*9.02-PASSING THE TIME (Cream)




It is a cold winter;
away is the songbird
and gone is her traveler.
She waits at home.

The sun is on holiday;
no leaves on the trees.
The animals sleep
while cold north wind blows.

The snowflakes are falling;
the roof a white blanket.
There's ice on the window pane.
She waits alone.

She sits by the fireside;
the room is so warm.
Her children are sleeping.
She waits in their home.

        Passing the time.
        Passing the time.
        Everything fine.
        Passing the time, having good wine.
        Passing the time, drinking red wine.
        Passing the time, having some wine.
        Passing the time, everything fine.
        Passing the time, having good wine.
        Passing the time, everything fine.
        Passing the time, wine and time rhyme.
        Passing the time.


It is a long winter;
away is the songbird.
She waits for her traveler
so far from home.

She sits by the fireside;
the room is so warm.
There's ice on the window.
She's lonely alone.

Passing the Time was written by drummer Ginger Baker and his friend Mike Taylor. According to Wikipedia, “Taylor was a prolific and much-respected composer during his brief career. Three Taylor compositions were recorded by Cream: Passing the Time, Pressed Rat and Warthog and Those were the Days, all of which appeared on Wheels of Fire. Mike Taylor drowned in the River Thames in January 1969, following years of heavy drug use (principally hashish and LSD). He had been homeless for three years, and his passing went almost entirely unremarked.”

Another grand introduction (though not quite so grand as White Room) takes up the first thirty seconds of Passing the Time, with the same guitar chord struck like a tolling bell (again reminiscent of Pete Townshend’s guitar technique) while a melody all its own is being sung against a steady beat. Unlike White Room, this introduction does not return, and is quite separate from the song that follows.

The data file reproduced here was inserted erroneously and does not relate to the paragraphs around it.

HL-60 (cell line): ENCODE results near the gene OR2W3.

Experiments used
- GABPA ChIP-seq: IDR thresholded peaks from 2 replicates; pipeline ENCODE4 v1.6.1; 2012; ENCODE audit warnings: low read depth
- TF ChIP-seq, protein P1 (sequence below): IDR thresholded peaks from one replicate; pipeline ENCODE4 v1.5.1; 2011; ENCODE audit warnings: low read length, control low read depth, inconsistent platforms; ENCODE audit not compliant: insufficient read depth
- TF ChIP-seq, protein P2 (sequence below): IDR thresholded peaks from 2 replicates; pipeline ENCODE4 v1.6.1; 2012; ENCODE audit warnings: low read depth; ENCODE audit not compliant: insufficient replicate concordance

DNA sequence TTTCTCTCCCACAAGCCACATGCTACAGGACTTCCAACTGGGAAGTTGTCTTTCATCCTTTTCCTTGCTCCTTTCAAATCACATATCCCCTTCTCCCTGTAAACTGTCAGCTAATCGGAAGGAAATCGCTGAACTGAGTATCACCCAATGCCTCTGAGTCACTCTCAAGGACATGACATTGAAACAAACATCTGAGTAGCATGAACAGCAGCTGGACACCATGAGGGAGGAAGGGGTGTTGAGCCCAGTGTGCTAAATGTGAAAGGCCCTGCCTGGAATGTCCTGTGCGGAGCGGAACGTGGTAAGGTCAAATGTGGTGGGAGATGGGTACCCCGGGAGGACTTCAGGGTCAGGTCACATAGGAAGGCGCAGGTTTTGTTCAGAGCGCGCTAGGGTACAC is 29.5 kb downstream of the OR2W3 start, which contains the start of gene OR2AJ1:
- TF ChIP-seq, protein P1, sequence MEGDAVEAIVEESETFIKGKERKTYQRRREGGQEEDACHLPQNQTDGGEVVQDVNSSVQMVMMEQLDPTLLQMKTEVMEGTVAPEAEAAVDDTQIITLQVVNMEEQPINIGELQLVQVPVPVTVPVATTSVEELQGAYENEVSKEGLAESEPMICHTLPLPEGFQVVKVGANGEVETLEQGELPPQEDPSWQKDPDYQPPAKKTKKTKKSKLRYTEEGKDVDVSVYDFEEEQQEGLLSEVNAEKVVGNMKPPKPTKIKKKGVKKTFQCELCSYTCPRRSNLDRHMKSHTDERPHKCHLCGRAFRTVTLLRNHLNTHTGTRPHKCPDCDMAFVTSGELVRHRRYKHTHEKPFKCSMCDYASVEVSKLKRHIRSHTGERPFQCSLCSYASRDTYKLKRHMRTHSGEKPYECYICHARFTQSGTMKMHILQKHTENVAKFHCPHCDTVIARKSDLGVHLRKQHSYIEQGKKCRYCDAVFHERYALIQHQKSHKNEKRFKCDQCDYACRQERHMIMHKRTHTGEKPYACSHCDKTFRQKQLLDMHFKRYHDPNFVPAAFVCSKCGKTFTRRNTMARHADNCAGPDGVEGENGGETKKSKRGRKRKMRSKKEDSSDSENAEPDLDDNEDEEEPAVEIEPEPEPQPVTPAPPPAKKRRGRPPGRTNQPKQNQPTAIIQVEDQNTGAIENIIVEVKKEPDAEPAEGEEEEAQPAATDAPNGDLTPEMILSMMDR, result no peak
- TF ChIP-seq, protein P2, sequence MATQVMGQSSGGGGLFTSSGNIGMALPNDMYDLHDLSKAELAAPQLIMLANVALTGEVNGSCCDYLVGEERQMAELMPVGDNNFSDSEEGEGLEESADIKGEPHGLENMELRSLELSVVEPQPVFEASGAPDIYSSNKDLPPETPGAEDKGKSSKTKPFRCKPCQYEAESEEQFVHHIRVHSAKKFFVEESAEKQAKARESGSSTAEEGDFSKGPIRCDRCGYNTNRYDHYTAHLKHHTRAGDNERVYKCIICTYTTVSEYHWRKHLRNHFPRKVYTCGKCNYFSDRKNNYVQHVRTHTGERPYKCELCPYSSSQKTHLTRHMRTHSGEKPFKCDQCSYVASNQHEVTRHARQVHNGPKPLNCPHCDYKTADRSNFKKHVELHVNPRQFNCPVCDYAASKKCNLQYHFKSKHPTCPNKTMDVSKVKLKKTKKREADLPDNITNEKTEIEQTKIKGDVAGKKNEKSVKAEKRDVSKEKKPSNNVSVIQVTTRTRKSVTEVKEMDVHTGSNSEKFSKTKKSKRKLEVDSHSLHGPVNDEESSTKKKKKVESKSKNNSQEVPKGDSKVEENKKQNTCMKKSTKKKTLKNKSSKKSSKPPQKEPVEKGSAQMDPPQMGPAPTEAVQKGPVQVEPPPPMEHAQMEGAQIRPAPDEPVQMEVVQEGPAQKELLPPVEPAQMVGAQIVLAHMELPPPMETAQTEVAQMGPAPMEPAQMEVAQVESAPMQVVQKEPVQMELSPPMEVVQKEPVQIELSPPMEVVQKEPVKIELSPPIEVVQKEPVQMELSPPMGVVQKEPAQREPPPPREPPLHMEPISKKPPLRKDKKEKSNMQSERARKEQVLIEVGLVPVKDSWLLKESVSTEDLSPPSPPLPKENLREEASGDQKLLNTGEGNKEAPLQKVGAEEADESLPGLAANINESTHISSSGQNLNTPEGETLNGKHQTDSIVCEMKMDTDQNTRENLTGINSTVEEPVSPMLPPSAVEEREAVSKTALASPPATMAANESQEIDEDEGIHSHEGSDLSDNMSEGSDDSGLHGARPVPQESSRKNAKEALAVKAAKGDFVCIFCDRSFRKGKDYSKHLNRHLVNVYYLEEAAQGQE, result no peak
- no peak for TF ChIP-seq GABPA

Rolling Stone magazine was initially quite critical of Passing the Time. The magazine’s reviewer, Jann S. Wenner, wrote that it was “a soft sad-circus tune with various instrumental paraphernalia thrown in; a stone bore. The transition from verse to chorus is absolutely absurd. Ginger Baker stands out on glockenspiel." Wenner fails to even mention the song’s introduction. I can sense the change in psychedelic aesthetic with the reference to “various instrumental paraphernalia”, sense the impatience with sounds that were not representative of the group on stage. However, nearly fifty years later, the juxtaposition between the note per syllable slow lullaby of the A section played on the organ and the frantic drum and electric guitar driven rant of the B section (which really isn’t a chorus) works for me. During the break, the B section opens up into a very busy, seemingly “live” instrumental performance between the three members of the group. The A section, which returns after the break, represents the peaceful if sad image of a wife waiting for her husband’s return while sitting by the fireplace, in contrast to an unseen internal mania while she tries to “pass the time” almost brimming over with anger at being “lonely alone”.